Published on January 15, 2017
Every profession is associated with certain objectives and attributes, which allow to distinguish it from another one. The same understanding exist or should exist in IT. When we run a project in an Agile Scrum methodology, we usually recognise three roles: Project/Product Owner, Scrum Master and a Team. It is simple, but the devil is usually sits in details. OK, the only not-detailed-yet element of the Scrum project is the Team. Let’s analyse it.
People cannot be stopped in creativity and it is good. It becomes not so good when creativity losses the meaning of what it has created. What we know about the Scrum Team “by the book”? It is just a team of people doing IT development. How professionals fit in the team? Well, all team members are assumed to be professional though with more or less experience. So far, so good, but let’s look at a daily reality.
Case 1. The Scrum Team includes: 2 senior Developers (SD), 3 junior Developers(UD) and one Business Analyst (BA). The team is planning a Sprint and the SD propose 2 days for particular task to realise, the UD ask for 3 to 4 days and the BA asks for 7 days anticipating problems with conflicting interests of the stakeholders. A common voting ends up with 3 days. Question: why BA has to work 2 times faster than others only because there are more Developers who do not know stakeholders well enough? Question: can the BA’s work be done with quality if stakeholders still have conflicting interests?
Case 2. The Scrum team includes: 1 senior Developer (SD), 3 junior Developers(UD), one Business Analyst (BA) and 1 Technology Architect (TA). The team works on a big programme together with several other Teams. The overall assumption is that when Teams deliver their works over several Sprints each, the programme’s task will be resolved. In one of the Sprints, the TA identifies a problem, which could be resolved only across several Teams; if it would not be resolved, it can stop the Team work after the next Sprint (I hope you have guessed already that in this case the Teams and Sprints have certain internal dependency above the tasks of each Team). The TA reports the problem to the management and starts resolve it, which requires much longer time than the current and next Sprints can allow. The Scrum Master furious – the process is broken! (I mean the Sprint process and related time allocated to it up-front). What the TA has to do – go with the Team and hit known wall (and stop), or try to resolve unforeseen problem and save the Team? According to Peter Drucker, “Management is doing things right; leadership is doing the right things”. OK, but do professionals work for the sake of process or the process has to be tuned around professionals?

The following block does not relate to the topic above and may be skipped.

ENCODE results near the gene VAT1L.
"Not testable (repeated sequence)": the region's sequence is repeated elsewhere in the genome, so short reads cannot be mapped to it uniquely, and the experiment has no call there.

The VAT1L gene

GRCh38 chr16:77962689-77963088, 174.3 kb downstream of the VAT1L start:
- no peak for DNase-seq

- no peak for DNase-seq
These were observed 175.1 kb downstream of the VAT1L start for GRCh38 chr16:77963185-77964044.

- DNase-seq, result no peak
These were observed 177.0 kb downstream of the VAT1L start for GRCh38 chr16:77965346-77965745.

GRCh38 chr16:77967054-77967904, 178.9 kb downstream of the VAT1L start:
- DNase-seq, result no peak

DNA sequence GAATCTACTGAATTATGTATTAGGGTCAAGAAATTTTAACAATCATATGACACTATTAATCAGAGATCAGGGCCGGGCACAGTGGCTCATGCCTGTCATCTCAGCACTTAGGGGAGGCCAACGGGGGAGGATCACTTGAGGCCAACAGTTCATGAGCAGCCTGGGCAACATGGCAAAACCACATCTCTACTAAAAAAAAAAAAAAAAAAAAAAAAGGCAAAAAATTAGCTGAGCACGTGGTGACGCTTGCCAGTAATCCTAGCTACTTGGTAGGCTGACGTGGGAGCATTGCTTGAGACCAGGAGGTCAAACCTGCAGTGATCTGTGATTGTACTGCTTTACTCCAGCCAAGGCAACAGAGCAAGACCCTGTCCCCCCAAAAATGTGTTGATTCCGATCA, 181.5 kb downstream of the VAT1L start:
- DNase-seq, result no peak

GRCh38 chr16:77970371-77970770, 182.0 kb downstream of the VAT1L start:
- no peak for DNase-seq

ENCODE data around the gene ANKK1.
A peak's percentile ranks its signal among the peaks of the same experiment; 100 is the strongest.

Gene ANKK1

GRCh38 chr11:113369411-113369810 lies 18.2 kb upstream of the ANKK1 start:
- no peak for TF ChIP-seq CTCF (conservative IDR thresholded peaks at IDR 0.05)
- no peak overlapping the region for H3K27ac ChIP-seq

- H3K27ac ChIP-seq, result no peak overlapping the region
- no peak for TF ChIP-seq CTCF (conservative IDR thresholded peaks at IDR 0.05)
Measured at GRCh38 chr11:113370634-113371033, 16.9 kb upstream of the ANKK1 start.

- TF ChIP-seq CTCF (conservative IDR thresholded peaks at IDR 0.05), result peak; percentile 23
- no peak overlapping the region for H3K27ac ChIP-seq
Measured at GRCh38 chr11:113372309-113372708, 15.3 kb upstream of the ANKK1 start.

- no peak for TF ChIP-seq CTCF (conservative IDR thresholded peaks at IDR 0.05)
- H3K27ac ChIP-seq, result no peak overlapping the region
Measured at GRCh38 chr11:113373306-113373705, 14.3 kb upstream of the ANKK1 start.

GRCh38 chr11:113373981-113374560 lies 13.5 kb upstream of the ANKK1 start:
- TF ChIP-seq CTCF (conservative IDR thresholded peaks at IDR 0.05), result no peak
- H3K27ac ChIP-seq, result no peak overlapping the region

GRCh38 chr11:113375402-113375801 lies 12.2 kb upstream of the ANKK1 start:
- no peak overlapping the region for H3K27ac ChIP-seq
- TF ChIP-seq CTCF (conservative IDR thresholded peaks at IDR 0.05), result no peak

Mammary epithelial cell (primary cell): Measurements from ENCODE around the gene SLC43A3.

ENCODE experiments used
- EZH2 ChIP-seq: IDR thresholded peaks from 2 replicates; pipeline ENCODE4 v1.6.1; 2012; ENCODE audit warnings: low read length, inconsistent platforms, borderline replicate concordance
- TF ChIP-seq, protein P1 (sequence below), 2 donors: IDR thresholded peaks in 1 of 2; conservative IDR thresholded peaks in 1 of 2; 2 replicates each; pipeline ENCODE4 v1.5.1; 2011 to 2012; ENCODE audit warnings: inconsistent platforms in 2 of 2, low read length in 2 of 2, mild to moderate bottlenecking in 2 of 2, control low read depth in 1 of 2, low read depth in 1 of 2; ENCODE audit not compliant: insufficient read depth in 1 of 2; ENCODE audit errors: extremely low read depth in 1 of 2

Beside obvious problems mentioned above, there are two more ones. The professional objectives of the Architectural work are in the resolving on-going problems regardless resources required, especially if they prevent us from solving the main task; the objectives of the Scrum Master work is in following the process regardless of circumstance because the assumption is that the Team is capable to resolve all on-going problems (or, on a contrary, the Team comprises no professionals and the only hope to deliver the outcome is to follow the prescribed process).
We can make a few potential conclusions already: a) A Scrum Team cannot solve all problems coming its way; b) A Scrum Team may be mistakenly used for inadequate task; c) A complex tasks, requiring significant architectural work up-front, cannot be solved using Agile methodology unless the architectural cross-Team solutions [aka a framework] are decided and constructed before the Scrum Teams step forward.
Well, there is always a risk of using a ‘wrong tool for the task’. Nonetheless, how can we protect Agile methodology from wrong using? What ‘controls’ or prerequisites should we have to still use this method in big programmes?